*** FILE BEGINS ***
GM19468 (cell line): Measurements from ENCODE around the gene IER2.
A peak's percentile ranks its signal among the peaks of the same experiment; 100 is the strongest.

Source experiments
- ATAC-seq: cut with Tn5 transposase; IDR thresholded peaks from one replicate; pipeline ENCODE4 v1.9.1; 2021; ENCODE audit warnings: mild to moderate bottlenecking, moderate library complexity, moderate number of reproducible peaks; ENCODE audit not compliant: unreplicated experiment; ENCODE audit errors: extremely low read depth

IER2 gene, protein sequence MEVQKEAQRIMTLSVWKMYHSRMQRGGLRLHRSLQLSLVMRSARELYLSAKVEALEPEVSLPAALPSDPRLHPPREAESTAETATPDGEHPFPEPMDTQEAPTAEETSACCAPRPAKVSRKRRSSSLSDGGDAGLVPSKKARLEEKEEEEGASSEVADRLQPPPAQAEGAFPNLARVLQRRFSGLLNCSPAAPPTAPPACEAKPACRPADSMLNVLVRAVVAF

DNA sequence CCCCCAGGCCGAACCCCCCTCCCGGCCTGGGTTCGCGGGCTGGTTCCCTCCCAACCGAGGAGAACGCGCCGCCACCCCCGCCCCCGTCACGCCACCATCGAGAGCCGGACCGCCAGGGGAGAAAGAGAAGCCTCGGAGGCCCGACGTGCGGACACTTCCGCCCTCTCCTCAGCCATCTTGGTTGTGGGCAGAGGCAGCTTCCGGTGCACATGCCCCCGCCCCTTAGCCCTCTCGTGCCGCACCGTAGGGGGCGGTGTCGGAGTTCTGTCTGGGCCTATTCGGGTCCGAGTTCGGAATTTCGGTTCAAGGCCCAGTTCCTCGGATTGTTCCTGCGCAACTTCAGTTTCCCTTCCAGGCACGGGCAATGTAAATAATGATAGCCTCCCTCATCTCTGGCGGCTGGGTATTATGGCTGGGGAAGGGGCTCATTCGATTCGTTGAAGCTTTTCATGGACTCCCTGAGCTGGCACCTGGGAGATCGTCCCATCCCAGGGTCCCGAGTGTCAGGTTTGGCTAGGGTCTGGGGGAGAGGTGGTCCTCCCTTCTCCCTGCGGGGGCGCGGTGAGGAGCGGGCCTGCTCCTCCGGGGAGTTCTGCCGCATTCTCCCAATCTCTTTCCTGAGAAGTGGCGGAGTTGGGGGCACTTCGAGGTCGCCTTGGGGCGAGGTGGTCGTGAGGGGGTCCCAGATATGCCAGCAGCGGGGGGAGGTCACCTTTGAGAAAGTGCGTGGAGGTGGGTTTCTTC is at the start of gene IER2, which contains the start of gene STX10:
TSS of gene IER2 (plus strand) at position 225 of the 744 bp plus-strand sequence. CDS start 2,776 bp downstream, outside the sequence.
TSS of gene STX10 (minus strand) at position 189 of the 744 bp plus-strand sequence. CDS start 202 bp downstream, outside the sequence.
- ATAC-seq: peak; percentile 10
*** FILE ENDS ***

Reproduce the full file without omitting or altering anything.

GM19468 (cell line): Measurements from ENCODE around the gene IER2.
A peak's percentile ranks its signal among the peaks of the same experiment; 100 is the strongest.

Source experiments
- ATAC-seq: cut with Tn5 transposase; IDR thresholded peaks from one replicate; pipeline ENCODE4 v1.9.1; 2021; ENCODE audit warnings: mild to moderate bottlenecking, moderate library complexity, moderate number of reproducible peaks; ENCODE audit not compliant: unreplicated experiment; ENCODE audit errors: extremely low read depth

IER2 gene, protein sequence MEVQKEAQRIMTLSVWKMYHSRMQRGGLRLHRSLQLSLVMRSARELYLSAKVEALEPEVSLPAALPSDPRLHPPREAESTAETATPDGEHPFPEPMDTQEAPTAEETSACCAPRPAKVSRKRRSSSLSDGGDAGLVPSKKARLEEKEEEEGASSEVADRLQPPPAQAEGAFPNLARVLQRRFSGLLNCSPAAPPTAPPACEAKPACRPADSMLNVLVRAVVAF

DNA sequence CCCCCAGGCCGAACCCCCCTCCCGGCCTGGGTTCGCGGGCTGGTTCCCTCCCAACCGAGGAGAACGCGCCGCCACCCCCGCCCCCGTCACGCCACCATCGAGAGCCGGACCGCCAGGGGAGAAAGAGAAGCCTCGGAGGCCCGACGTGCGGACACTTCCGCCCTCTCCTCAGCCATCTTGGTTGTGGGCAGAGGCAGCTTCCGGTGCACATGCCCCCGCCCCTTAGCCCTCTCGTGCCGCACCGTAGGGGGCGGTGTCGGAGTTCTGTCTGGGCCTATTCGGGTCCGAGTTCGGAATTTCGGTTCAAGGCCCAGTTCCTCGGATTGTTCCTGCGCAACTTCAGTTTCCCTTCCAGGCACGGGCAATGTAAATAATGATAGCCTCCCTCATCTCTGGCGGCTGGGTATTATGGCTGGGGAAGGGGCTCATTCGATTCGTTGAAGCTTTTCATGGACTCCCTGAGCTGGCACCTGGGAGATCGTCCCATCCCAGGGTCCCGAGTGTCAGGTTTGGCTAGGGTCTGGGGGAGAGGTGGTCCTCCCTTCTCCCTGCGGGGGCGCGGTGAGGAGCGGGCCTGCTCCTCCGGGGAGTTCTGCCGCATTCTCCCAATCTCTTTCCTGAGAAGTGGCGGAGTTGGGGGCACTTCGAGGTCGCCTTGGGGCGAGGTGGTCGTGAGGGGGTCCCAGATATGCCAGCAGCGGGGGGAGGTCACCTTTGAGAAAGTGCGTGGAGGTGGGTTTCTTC is at the start of gene IER2, which contains the start of gene STX10:
TSS of gene IER2 (plus strand) at position 225 of the 744 bp plus-strand sequence. CDS start 2,776 bp downstream, outside the sequence.
TSS of gene STX10 (minus strand) at position 189 of the 744 bp plus-strand sequence. CDS start 202 bp downstream, outside the sequence.
- ATAC-seq: peak; percentile 10